Pellet stoves are convenient and throw a lot of heat, but they have electric blowers. So if you lose power and don't have a generator, you're screwed

            Comment


            • #7
              Has anyone used a pellet stove? I always hear they are supposedly easier to use, but not as hot. Boo on that.
              I had a pellet stove. They don't put out nearly as much heat as a wood stove. Lots of maintenance with cleaning the stove, as it could get clogged pretty easily. A lot of the performance depends on the quality of the pellets. Poor quality pellets break easily and create lots of dusty and small pieces that contribute to clogging. In retrospect, I would have rather installed one of those multiple-fuel furnaces with a big hopper that can take anything, from cherry pits to pellets. Hopper size could be an issue too - even if you had a big hopper (to reduce the frequency of refilling) you would still end up having the stove just shut down because something got stuck. And it would just shut off if something malfunctioned. I had to replace the auger motor after owning it for two months and also had the sensor pad itself short out. Which is something you don't notice until the room has gotten really cold. I eventually sold it, though I do know people that are happy with them. Wood stoves are way better.
              Last edited by Zanna; 12-22-2013, 05:58 PM.

              Comment


              • #8
                We have a Mørso (Danish.) It's our third house with this brand and we love it!

                It takes 10" or smaller logs (tiny house=tiny stove), so we use a mix of scrap lumber, smaller branches and custom logs cut by a good friend when he thins trees on his girfriend's property.

                It's mostly fir, alder, madrona, cherry and cedar around here.

                We are looking into these as supplemental fuel, since some of the wood up here in the Pac NW can take a couple of years to dry properly. They are $225 for a ton, so pretty good value, if we can find a friend with a big enough truck to borrow.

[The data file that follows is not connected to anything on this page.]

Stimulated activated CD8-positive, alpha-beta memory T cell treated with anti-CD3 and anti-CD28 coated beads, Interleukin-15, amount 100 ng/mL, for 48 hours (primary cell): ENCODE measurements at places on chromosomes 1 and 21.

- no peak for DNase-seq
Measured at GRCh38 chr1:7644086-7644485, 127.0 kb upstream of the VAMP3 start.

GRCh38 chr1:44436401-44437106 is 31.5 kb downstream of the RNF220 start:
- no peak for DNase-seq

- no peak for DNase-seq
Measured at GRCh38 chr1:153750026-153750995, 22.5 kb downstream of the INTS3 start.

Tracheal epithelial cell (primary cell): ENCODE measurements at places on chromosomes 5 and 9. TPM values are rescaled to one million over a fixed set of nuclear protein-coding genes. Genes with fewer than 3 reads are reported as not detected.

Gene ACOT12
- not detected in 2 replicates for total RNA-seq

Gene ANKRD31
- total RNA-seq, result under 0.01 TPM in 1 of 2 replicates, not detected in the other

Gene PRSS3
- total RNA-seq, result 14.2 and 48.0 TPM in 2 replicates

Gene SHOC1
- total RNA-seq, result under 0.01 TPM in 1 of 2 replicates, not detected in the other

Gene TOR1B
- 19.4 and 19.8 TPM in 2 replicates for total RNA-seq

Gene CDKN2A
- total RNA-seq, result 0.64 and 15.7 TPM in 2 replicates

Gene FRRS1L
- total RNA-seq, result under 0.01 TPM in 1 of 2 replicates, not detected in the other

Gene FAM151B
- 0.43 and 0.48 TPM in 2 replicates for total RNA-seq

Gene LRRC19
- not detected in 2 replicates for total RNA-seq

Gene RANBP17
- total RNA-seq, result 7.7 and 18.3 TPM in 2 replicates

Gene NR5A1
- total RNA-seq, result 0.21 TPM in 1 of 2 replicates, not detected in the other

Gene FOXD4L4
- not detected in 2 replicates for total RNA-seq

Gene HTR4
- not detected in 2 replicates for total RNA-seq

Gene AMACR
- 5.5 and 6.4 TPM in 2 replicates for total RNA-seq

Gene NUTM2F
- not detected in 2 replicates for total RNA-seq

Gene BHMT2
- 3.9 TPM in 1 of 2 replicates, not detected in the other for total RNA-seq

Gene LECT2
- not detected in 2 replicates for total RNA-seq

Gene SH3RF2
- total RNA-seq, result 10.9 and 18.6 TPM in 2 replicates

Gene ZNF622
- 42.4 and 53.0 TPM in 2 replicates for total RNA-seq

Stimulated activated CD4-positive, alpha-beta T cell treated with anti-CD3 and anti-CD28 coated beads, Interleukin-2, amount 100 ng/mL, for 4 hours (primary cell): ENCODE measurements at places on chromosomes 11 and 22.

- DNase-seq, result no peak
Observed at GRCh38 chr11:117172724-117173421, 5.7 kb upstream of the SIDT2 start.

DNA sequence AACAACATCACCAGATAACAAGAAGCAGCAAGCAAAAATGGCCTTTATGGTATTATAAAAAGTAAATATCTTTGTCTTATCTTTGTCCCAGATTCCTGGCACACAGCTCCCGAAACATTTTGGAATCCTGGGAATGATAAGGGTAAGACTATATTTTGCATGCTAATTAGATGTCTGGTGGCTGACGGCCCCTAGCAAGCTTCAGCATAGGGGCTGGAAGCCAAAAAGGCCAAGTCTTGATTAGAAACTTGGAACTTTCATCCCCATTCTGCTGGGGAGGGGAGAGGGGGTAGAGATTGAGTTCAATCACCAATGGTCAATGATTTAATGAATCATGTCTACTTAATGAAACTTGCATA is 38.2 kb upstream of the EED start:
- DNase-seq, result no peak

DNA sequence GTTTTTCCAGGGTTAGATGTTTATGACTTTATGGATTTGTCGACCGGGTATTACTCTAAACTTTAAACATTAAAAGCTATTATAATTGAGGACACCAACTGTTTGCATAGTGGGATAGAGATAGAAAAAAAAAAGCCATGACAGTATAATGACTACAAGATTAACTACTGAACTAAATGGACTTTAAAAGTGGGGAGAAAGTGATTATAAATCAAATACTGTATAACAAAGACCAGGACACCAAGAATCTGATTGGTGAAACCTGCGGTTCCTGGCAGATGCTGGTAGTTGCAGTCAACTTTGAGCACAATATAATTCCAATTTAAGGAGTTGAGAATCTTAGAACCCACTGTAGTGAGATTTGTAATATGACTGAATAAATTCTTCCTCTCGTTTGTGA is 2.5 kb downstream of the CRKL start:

We use compressed sawdust firestarters.
                Last edited by Dragonfly; 12-22-2013, 06:53 PM.
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                Comment


                • #9
                  Originally posted by Dragonfly View Post
                  We have a Mørso (Danish.) It's our third house with this brand and we love it!

                  It takes 10" or smaller logs (tiny house=tiny stove), so we use a mix of scrap lumber, smaller branches and custom logs cut by a good friend when he thins trees on his girfriend's property.

                  It's mostly fir, alder, madrona, cherry and cedar around here.

                  We are looking into these as supplemental fuel, since some of the wood up here in the Pac NW can take a couple of years to dry properly. They are $225 for a ton, so pretty good value, if we can find a friend with a big enough truck to borrow.

                  We use compressed sawdust firestarters.
                  Morso makes nice stoves too. I had looked at a few of them as well. Beautiful.

                  Comment


                  • #10
                    Im in Scotland
                    We live in a 300 year old fishermans cottage without any central heating so have a stovax(sp?) stove. If its cold (mostly the wintertime) we burn coal but if its just a bit chilly then I prefer burning peat (we also sometimes use logs if we can get them. )

                    Nothing beats a peat fire for the smell